opinionBy Tahar Rajab
As we await the ever-important March 4, many people are enjoying election frenzy through a rather comical yet undeniably-addictive way.
Election Thief is an indie Android game developed by four young Kenyans, who together makeup the University of Games. Its compelling storyline sees the votes of a state election stolen while being counted.
Playing the national hero, it is the player's job to chase down the bandit and save the day for their country. Available as a free download via Amazon and the Google Store, there are three things that make Election Thief such a fantastic and necessary game.
The first is obvious: playability. The second is the game's storyline, while the third is its social reconciliation aspect, with Election Thief acting as a tool for spreading a message of peace, fairness and the honour of democracy, via social media networks.
The scars of Kenya's previous elections in 2007, during which widespread violence led to the deaths of several hundred are still felt within a country eager to use this year's election process to prove to the world - and more importantly themselves - that they have truly moved on.
Election Thief is a light-hearted way to help Kenya triumph through the elections amicably and peacefully, highlighting the nobility in collectively ensuring elections are conducted with integrity.
Rather than needing to recover a batch of votes in one go, the task in Election Thief is to retrieve one vote at a time, demonstrating each single vote's importance.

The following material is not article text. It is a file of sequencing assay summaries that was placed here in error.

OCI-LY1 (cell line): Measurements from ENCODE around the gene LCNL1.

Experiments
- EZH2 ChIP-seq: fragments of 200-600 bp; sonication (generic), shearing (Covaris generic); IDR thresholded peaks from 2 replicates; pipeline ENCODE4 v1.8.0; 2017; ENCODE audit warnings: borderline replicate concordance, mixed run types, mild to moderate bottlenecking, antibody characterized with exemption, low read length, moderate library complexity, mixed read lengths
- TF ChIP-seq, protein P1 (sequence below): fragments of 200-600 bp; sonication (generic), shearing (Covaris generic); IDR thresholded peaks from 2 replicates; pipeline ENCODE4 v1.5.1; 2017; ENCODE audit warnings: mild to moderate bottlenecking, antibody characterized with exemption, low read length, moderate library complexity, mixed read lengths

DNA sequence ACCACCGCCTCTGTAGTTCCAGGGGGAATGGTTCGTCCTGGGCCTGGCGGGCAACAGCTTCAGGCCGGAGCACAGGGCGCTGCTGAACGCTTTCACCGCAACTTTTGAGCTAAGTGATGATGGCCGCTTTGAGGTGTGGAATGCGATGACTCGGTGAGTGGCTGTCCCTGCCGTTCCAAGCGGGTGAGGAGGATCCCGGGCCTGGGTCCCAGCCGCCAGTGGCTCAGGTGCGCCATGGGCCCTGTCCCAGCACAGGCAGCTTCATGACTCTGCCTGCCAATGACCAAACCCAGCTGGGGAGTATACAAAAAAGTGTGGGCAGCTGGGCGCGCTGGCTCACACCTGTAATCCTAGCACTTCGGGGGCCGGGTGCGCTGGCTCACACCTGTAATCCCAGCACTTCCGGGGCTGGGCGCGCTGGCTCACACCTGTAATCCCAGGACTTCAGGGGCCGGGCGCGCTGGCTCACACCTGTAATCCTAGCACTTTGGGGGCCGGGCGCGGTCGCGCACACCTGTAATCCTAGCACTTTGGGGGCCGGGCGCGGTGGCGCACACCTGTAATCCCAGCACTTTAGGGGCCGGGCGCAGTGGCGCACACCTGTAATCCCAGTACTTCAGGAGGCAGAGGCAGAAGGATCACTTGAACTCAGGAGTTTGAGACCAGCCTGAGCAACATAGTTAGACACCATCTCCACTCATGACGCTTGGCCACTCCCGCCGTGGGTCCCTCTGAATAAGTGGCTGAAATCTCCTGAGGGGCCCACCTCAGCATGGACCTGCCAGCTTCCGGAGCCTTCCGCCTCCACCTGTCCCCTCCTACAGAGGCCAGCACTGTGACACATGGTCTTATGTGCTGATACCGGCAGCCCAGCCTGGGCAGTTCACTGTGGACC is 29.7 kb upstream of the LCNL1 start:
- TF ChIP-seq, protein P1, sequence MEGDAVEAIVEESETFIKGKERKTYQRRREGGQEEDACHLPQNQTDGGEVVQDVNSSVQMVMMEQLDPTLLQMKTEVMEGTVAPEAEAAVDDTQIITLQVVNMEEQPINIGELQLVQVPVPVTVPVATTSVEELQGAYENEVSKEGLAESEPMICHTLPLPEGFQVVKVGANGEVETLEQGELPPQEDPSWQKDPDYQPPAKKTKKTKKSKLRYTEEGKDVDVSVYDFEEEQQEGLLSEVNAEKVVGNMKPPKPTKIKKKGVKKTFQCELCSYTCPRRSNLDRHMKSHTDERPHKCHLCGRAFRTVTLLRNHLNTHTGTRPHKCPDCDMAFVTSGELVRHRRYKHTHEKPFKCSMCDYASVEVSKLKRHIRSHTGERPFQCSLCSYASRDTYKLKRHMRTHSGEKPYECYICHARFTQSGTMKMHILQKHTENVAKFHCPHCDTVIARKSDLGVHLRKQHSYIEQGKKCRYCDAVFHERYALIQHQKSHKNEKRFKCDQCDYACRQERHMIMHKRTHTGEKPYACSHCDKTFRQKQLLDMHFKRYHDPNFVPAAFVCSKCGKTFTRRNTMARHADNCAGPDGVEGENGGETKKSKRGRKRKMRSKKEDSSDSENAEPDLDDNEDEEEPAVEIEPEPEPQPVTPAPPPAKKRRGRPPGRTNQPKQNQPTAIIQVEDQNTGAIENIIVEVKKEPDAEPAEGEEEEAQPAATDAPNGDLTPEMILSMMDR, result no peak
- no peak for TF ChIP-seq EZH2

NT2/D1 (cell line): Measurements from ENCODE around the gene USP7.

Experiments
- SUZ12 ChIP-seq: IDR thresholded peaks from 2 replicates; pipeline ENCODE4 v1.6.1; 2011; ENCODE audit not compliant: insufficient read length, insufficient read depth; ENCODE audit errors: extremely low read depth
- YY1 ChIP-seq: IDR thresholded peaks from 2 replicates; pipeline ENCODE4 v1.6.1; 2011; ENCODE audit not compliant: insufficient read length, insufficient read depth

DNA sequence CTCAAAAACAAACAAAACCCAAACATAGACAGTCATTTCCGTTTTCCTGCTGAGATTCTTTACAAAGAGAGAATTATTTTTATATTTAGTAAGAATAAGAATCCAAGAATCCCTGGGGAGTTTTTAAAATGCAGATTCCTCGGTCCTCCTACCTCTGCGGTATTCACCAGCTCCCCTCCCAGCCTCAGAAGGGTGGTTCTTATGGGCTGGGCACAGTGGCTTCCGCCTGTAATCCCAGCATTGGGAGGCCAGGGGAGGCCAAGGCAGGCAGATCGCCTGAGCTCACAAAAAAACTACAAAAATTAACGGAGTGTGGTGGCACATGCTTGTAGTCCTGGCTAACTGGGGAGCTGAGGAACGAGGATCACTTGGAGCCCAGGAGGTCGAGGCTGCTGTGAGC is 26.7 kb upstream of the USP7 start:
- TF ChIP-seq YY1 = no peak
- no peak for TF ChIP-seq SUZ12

Furthermore, wise and engaging messages transmittable to friends through Twitter and Facebook, display throughout the game, serving to politically-educate as well as entertain.
"The overall message of the game is peace. We wanted to spread messages that encourage peace through the game," says the University of Games' lead programmer Brian Kinyua.
Brian has a history of developing computer games with political implications. As a student studying Computer Science at the University of Nairobi, he produced a first-person shooter game based on the story of the Mau Mau struggle for independence.
In regards to this tendency to involve Kenyan history and politics, Brian says: "Let's just say that I develop games based on stories that I feel strongly about, and some topics are just hard to ignore."
He recalls presenting his Mau Mau game to a group of panellists before being asked how they could verify whether he was merely playing them a movie.
This is perhaps indicative to the reserved attitudes in Kenya towards unconventional careers such as computer game programming, and Brian has had to get used to receiving awkward responses when explaining his craft.
"There was one time, when a professor wanted to make a point to a fellow student," he says. "I happened to be nearest to the professor and so he asked me what I had done for my second year project.
I looked up, smiled, and said 'Inteli-Tic-Tac-Toe'. The professor twisted his face in great confusion, paused for a while, and then asked what that was. When I said it was a game, his look of confusion grew even deeper!"
The situation is that while the Android computer game market is now booming throughout parts of the world, Kenya hasn't quite clocked on. "Game development is still very new here and as such, people are always shocked to hear that it is what I do professionally."
The University of Games plan to change this; although with no formal schools in Kenya covering the subject, Brian admits it will have to take time.
"People here are yet to take game development seriously as a business. The same goes for developers here who would rather be involved in the tried and tested road of making systems considered more serious such as those used in business.
We are trying to develop some home-grown developers of games, although it is going slowly." Kenyans would be pleased to know that there are plans to fully develop Brian's Mau Mau game, once the University of Games have enough capacity and resources. In the meantime, Android owners can immerse themselves in the highly addictive and informative Election Thief.